Properties of Molded Phenolic

Phenolic was the first plastic material molded by Rebling. Since 1961, Rebling has continued to mold this heat resistant thermoset plastic using both the transfer and injection molding processes.

The ability of phenolic to maintain its mechanical and electrical properties at high operating temperatures is the principal reason for its use today. When properly molded and post cured, some phenolics can withstand a 550°F continuous operating environment. Rebling utilizes several industrial ovens for post curing operations.

Prices for phenolic compounds start at $1.00 per pound and are attractively priced compared to expensive high temperature thermoplastics. This temperature resistant material is used in applications such as handles for cookware, car ashtrays, rocket motor housings, electrical motors components such as brush holders, and wherever resistance to high temperatures is required.

Phenolic molding compounds are available in single and two stage compounds. Single stage compounds are produced without ammonia and are ideal for insert molding metal components where metal corrosion is a concern. Phenolic molding compounds are available in numerous formulations where both the filler and the percentage of filler are varied to alter the properties of the molded part. Mineral and glass fillers are used to improve heat resistance; cotton flock fillers are used to improve impact strength; and glass fillers are used to improve mechanical strength and stiffness. Specialty fillers such as carbon fiber and lubricants such as PTFE are also available.

Phenolic molding compounds are available in limited colors. Most are available in black and brown, some also in red and green.

Many grades of phenolic have UL 94V 0 approval and a UL Relative Thermal Index typically 150°C, some compounds to 180°C.

While the cost of these compounds is attractive, processing times are significantly higher than thermoplastics. Cycle times can range from 30 seconds to several minutes depending on part geometry and material selection. Unlike thermoplastics which transform from a viscous liquid and solidify by cooling down in the mold, phenolic materials undergo an exothermic chemical reaction or cure. After molding, the parts must go through a deflashing operation also adding to the final part cost. Phenolic materials cannot be reground and reprocessed.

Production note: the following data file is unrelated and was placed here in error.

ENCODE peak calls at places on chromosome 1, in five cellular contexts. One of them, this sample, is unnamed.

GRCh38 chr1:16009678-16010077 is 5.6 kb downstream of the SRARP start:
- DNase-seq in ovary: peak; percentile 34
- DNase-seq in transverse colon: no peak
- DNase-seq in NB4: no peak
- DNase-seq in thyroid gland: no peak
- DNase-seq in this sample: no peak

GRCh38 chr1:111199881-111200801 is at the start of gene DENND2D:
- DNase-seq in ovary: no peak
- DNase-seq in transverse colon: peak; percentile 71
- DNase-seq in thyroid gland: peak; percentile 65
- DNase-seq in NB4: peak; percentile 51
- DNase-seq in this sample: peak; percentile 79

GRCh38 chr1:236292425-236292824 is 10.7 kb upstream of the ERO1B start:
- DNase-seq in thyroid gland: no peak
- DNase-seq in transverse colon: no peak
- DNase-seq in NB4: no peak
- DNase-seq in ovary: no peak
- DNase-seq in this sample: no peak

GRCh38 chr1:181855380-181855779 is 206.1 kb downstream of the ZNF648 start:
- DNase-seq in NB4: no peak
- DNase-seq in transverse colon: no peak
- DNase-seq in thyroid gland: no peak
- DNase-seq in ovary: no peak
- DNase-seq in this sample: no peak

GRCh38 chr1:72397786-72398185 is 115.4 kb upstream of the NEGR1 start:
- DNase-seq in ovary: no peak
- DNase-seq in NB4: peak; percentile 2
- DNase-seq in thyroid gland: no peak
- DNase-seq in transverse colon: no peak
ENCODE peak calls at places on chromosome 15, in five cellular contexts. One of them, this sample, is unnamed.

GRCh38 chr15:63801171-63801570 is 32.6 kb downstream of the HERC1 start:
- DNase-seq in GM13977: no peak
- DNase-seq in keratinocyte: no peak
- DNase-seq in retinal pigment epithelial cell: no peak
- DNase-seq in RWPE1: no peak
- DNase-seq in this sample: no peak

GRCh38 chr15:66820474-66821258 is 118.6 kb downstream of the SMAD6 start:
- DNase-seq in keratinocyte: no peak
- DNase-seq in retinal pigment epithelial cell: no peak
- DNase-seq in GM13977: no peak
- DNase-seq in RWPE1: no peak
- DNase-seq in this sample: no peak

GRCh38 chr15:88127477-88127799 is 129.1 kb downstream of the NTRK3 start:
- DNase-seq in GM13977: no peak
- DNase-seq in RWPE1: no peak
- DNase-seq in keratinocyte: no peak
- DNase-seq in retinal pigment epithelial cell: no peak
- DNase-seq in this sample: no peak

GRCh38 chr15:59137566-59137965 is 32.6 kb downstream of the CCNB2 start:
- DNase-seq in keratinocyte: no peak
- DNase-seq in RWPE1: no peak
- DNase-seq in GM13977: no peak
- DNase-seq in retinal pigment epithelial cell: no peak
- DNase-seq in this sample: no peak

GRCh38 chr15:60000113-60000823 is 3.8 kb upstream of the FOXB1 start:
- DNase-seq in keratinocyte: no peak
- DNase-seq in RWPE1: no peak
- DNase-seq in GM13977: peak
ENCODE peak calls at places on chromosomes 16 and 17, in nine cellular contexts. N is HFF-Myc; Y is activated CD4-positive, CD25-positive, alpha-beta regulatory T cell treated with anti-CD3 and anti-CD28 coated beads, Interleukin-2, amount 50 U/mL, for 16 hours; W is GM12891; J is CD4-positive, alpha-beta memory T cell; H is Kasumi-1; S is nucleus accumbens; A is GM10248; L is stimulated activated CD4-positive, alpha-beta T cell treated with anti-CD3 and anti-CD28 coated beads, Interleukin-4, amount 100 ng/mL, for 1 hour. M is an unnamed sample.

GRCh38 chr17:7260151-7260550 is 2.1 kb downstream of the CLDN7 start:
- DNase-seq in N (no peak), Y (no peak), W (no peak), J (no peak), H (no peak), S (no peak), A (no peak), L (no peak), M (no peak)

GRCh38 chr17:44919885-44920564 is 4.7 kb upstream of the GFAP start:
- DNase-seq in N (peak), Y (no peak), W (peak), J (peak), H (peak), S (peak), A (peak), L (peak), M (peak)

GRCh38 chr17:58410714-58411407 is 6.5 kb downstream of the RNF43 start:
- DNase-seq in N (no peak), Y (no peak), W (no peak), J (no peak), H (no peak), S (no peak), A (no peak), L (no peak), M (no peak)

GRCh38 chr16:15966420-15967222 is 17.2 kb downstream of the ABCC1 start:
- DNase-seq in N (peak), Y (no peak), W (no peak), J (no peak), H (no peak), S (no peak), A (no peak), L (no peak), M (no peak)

Phenolics have excellent chemical resistance to organic and halogenated solvents such as carbon tetrachloride. They are attacked by inorganic bases.

Design of Molded Phenolic Parts

Draft and tolerances should be specified on part drawings indicating maximum and minimum sizes for sections at each end of the taper. The drawing should also indicate whether or not tapers are included in the tolerances and note which end of a taper has a critically fixed size. Gate locations should be identified as well as any areas that are to be free of ejector pin marks.

Maintaining a uniform cross sectional thicknesses to avoid sink marks by coring is not as critical for thermoset phenolics, since they do not readily show sink marks. However, parts with heavy cross sections require longer cycle times and are subject to increased warpage.

Rebling design engineers are prepared to provide design assistance to insure the successful outcome of your project.

Secondary operations

Phenolic parts can be bonded or mechanically assembled. Metal inserts can be molded in or pressed in after assembly. Decorating is typically limited to silk screening.

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